A majority of Americans say Congress should make sure Obamacare subsidies to buy health insurance are available nationwide if the Supreme Court rules that the payments in at least 34 states are illegal, according to a poll released on Tuesday.
The Kaiser Family Foundation poll surveyed 1,200 people from June 2 to June 9 in both English and Spanish.
The Supreme Court is expected to rule this month whether subsidies provided to states that rely on the federal government's HealthCare.gov insurance exchange are legal based on the requirements of President Barack Obama's healthcare law. Another 13 states and the District of Columbia operate their own exchanges for residents.
The law, known as the Affordable Care Act, is one of the most politically divisive in the United States in decades. Republicans have repeatedly sought its elimination, with efforts to repeal the law in Congress and multiple legal challenges.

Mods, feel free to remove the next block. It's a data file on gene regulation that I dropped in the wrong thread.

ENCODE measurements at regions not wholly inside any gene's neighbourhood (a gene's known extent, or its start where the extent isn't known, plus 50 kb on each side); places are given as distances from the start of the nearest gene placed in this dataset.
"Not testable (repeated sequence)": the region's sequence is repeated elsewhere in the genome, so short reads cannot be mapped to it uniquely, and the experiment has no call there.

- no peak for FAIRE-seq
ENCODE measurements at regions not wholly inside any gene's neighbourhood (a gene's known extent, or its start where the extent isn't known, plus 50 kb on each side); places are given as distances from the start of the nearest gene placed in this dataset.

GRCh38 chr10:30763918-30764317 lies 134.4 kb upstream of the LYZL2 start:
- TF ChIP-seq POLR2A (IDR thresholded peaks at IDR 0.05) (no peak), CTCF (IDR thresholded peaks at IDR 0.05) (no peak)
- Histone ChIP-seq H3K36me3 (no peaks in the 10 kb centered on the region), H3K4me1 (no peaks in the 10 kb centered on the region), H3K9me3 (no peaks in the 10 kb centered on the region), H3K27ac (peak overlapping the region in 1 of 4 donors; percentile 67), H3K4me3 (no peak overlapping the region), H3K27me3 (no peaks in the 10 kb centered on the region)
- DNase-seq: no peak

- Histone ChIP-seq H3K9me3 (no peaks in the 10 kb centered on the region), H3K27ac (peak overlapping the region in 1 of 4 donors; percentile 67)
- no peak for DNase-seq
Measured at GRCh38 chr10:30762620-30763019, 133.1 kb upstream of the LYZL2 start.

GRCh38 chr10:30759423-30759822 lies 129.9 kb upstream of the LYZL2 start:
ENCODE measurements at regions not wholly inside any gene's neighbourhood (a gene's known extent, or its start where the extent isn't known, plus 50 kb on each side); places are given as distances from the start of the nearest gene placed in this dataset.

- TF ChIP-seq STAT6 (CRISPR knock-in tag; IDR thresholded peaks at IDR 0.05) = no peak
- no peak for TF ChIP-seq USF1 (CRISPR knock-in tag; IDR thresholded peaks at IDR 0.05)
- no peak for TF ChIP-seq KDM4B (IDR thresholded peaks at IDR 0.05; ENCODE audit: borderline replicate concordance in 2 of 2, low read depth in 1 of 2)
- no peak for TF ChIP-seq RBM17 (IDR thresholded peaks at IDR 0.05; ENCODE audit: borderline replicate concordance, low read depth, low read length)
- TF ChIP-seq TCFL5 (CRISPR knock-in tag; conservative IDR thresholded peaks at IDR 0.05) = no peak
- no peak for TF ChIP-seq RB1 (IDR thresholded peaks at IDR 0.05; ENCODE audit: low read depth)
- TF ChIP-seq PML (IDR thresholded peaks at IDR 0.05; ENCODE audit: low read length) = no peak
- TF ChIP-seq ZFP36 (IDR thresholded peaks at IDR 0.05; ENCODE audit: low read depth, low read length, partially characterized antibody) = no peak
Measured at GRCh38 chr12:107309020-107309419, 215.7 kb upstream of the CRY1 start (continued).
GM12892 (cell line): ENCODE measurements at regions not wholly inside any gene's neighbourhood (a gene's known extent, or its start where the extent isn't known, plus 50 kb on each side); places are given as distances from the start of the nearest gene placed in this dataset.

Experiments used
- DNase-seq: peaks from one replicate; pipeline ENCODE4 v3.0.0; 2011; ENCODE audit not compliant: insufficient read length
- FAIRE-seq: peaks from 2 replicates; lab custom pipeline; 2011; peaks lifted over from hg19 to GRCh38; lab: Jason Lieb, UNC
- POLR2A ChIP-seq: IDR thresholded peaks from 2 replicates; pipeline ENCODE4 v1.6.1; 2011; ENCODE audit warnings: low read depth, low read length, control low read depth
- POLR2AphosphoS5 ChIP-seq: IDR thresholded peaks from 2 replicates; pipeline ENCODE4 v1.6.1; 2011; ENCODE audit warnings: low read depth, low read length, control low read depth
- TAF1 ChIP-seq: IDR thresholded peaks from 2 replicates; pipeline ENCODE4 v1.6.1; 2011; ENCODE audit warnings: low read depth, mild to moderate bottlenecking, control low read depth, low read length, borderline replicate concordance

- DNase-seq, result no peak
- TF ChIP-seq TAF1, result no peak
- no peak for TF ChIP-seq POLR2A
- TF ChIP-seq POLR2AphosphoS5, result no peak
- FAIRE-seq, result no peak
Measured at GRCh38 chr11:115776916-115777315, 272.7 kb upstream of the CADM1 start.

The Obama administration has said it would not have the authority to reinstate the subsidies now used by 6.4 million people if the Supreme Court rules against them in the King v. Burwell case, and that Congress would have to act.
About 63 percent of people surveyed by Kaiser said Congress should pass a law to ensure subsidies are available in all states. By political affiliation, 80 percent of Democrats said Congress should act, versus 38 percent of Republicans.
Bianca DiJulio, an author of the poll, noted that most participants were not aware of the Supreme Court case, with 44 percent of people saying they had heard nothing about it at all.
“It will be interesting to see when the decision is announced whether Americans pay more attention and what they think should happen ... when it’s a real-life situation,” DiJulio said.
Among residents who live in states that could be affected, more than half -- 55 percent -- believe that their state should set up its own health insurance marketplace in the event the Supreme Court rules against federal subsidies.
Obamacare took full effect in 2014. The general attitude toward the law remains closely divided, with 42 percent of people surveyed saying they have an unfavorable view versus 39 percent who have a favorable view.
The poll had a margin of error of plus or minus 3 percent.
(Reporting by Kylie Gumpert in New York; Editing by Michele Gershberg and Matthew Lewis)